Frail Elderly Persons and Smart Home Technologies

Fig. 14.1
AUSILIA: Assisted unit for simulating independent living activities, collaboration between the University of Trento and Azienda Provinciale per i Servizi Sanitari Provincia Autonoma di Trento, Italy, www.​ausilia.​tn.​it

The home environment is a place where people ought to feel comfortable, a place which should be organized according to their lifestyle preferences, and a place where they should feel protected and safe. Unfortunately this is not always the case. We know, for example, that the home environment is a high-risk place for falls, especially among the elderly population with diminished performance in cognition, balance, and sensory-motor capacity [46]. The use of smart home technology could be an alternative to reduce the loss of everyday function resulting from aging or disabilities [7, 8] (Fig. 14.2).


Fig. 14.2
User interacting with a robot in the smart home at the DAT center

14.2 Clinical Cases

Sue is a 78-year-old woman living alone since her husband died some years ago. Her two adult daughters are living in the same city not far away from her. Two years ago Sue was diagnosed with Alzheimer’s disease. Since then she spends most days in the nearby day center where she can participate in social activities and eat cooked meals. At home she often wakes up in the middle of the night to go to the bathroom. Her daughters decided that it would be convenient to install some security measures in order to reduce the risk of falling. So when Sue gets up from her bed, the light automatically turns on providing a pathway to the bathroom. This way she will be able to reach the bathroom safely, where the water turns on/off automatically, as does the toilet flush. The lights then automatically provide a pathway back to bed.

Anne is a 68-year-old woman, divorced 10 years ago. She is living with her daughter and her 6-year-old grandson. Her daughter works during the day and her grandson goes to school. Anne has arthritis and spends most of the day alone. In the morning she needs a lot of time to get up since her joints are stiff and aching. To facilitate her independence, she has a remote control to turn on the light, open the curtains and windows, and change the bed position. The remote control also acts as a hands-free phone, allowing her to call her sister before getting out of bed.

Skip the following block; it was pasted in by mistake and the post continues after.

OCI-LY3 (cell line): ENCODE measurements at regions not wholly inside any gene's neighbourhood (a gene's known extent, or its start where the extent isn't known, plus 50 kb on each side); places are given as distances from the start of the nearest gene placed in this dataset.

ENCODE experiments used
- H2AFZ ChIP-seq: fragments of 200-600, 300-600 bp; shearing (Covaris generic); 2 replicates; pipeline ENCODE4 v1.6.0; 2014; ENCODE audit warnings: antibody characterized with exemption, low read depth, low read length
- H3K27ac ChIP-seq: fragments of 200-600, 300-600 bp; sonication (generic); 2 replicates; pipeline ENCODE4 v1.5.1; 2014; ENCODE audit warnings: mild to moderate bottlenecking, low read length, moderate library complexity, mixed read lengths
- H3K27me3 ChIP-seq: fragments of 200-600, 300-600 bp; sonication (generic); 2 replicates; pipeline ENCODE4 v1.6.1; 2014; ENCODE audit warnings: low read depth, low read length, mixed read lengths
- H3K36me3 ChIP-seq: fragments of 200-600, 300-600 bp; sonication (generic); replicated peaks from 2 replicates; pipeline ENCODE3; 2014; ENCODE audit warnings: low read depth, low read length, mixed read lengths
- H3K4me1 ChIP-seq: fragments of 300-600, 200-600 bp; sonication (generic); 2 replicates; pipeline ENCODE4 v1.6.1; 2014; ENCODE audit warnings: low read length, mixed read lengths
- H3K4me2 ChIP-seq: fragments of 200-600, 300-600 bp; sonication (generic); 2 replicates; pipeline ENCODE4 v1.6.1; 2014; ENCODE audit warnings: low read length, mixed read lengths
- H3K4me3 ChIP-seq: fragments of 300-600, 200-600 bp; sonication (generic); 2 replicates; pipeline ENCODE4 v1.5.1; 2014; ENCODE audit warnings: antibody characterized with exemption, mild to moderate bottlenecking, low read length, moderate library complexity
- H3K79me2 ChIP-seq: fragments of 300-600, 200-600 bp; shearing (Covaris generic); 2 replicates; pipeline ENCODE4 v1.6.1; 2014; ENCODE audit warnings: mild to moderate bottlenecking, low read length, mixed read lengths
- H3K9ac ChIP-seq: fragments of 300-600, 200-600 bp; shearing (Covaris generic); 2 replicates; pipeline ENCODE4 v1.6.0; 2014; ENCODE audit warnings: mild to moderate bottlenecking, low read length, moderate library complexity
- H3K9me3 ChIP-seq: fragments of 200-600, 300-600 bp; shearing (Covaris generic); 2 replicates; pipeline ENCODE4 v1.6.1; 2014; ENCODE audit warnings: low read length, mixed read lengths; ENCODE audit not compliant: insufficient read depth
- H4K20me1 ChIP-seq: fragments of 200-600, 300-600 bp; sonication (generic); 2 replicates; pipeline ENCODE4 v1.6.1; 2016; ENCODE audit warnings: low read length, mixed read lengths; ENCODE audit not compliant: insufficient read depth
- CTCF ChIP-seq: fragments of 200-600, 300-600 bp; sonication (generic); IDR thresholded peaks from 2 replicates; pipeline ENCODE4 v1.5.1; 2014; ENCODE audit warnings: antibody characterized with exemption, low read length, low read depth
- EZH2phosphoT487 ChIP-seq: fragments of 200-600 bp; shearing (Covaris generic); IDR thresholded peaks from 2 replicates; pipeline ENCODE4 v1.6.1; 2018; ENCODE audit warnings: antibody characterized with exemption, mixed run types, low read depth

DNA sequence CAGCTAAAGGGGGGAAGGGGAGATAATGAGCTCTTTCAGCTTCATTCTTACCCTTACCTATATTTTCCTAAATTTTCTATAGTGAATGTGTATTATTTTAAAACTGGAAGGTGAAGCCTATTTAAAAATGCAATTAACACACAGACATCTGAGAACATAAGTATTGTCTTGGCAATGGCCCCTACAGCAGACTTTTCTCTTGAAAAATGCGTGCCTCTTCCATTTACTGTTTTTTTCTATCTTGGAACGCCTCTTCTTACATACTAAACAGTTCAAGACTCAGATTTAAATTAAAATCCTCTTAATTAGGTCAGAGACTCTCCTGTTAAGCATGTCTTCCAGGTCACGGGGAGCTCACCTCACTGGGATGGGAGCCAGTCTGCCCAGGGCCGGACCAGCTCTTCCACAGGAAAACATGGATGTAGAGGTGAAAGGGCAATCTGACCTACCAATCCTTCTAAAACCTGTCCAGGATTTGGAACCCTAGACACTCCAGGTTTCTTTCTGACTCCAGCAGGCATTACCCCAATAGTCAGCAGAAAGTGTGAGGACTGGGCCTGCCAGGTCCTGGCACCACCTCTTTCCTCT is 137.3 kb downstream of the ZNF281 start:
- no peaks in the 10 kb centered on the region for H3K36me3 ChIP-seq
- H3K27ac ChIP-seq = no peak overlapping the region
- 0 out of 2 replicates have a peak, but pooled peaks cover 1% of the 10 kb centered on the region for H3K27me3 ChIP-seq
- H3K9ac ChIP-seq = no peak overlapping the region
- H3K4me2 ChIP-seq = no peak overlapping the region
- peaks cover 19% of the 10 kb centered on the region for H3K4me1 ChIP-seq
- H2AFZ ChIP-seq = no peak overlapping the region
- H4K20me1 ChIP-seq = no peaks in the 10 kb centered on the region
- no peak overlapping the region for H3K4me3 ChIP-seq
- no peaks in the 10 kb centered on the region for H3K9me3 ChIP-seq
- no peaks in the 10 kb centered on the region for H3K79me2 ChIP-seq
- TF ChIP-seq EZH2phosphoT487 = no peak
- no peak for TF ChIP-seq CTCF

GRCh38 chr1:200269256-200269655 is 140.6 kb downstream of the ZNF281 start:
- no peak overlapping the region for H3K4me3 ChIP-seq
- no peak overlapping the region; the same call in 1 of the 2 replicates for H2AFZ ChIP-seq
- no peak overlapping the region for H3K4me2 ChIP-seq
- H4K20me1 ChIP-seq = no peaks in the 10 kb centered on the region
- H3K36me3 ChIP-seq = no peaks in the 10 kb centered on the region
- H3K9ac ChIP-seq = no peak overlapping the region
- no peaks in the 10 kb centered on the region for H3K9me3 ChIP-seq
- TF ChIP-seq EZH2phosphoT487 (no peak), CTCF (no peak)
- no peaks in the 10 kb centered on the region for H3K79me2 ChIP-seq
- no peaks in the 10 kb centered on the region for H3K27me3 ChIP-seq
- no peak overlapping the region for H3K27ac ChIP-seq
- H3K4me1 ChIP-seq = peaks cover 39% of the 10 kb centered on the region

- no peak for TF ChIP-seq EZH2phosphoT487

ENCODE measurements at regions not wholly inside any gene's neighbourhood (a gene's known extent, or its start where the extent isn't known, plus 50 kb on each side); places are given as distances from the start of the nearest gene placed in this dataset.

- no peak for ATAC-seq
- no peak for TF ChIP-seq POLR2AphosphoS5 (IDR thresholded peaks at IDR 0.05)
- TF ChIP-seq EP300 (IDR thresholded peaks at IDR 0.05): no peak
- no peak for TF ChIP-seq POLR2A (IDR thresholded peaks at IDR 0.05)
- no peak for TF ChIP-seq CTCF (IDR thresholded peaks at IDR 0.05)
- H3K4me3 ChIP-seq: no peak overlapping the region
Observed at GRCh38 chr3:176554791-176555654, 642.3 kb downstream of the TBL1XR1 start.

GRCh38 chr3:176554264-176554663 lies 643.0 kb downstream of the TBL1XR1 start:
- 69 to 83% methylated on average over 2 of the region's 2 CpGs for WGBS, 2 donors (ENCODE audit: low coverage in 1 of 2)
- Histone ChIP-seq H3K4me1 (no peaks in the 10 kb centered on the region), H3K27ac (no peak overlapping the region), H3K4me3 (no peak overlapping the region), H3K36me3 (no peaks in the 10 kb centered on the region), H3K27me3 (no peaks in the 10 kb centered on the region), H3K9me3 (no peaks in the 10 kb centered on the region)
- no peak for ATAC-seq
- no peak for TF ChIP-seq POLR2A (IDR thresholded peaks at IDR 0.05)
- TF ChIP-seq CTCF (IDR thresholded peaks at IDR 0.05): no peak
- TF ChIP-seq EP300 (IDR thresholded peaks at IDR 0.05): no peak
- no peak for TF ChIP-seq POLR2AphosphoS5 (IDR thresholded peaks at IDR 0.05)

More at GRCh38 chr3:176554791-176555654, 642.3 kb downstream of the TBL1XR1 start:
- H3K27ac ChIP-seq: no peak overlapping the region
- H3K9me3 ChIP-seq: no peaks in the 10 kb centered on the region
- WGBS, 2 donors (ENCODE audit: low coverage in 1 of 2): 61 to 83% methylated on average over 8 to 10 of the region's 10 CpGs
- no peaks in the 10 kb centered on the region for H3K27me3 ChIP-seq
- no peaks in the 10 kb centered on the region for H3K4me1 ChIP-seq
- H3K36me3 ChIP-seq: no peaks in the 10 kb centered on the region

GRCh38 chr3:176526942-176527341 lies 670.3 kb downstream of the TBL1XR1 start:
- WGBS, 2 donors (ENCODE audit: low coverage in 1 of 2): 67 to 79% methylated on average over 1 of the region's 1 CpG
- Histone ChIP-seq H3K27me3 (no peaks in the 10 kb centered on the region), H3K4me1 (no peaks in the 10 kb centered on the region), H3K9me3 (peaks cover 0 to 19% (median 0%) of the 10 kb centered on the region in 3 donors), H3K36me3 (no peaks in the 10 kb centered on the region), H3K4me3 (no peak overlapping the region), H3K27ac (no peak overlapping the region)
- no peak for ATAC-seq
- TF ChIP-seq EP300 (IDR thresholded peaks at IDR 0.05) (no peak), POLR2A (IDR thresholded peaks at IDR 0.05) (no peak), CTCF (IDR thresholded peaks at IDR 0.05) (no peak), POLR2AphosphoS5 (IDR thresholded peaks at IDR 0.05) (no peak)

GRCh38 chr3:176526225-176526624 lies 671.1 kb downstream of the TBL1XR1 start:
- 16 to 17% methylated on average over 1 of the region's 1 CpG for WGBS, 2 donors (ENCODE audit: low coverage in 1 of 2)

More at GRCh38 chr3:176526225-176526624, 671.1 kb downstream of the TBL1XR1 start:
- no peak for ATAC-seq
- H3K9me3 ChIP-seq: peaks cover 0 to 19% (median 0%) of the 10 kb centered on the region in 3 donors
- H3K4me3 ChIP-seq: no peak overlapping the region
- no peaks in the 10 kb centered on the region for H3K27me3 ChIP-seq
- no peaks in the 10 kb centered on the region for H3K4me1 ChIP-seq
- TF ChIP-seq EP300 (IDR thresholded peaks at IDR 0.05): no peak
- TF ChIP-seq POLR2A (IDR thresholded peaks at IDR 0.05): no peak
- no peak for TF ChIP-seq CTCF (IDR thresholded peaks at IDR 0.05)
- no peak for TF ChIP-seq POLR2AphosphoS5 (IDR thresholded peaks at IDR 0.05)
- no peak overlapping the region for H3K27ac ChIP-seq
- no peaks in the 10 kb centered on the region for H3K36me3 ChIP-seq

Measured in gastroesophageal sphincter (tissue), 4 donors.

Martin is a 72-year-old single man who recently had an accident while going by bicycle to the local post office. A car cut him off and Martin fell on the ground, resulting in a mild traumatic brain injury. He was brought to hospital and had a period of rehabilitation, but at discharge still had potential for further recovery. Martin lives far away from the rehabilitation center and was unable to organize transportation for outpatient services. He was offered a home training program from the rehabilitation center. Each morning he connects online for a 45-min rehabilitation training session with the occupational therapist at the center who uses strategy training to assist him to overcome the problems he encounters when performing daily activities.

In the above aforementioned situations, the occupational therapist helps the person prioritize everyday activities that need to be carried out in the home environment, but that the person is unable to perform, performs with difficulty, or is not satisfied with the way it is performed [9]. When the person does not have the capacity to adapt himself to the environment, the environment must be adapted to his/her personal needs. Thus environmental adaptations and technological solutions are an important part of the rehabilitation process, and occupational therapy interventions play a crucial role in working with the individuals to identify the most appropriate technology for them, promoting independent living in the proper home. Determining the best match between the person’s needs and technology is essential so that the person feels comfortable with the solution and the risk of abandonment of technology is diminished. Since advanced technology is a result of the effort of different professionals, it is necessary to work in an interdisciplinary team to find the best technical and functional solution. Researchers and inventors must work alongside occupational therapists, rehabilitation clinicians, counselors, sociologists, and architects, to develop solutions that respect the unique sovereignty of the home environment and to ensure connections to an accessible community, where electronic wayfinders and wearable task management systems may facilitate outdoor activities [7, 8].

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Mar 29, 2020 | Posted by in GERIATRICS | Comments Off on Frail Elderly Persons and Smart Home Technologies

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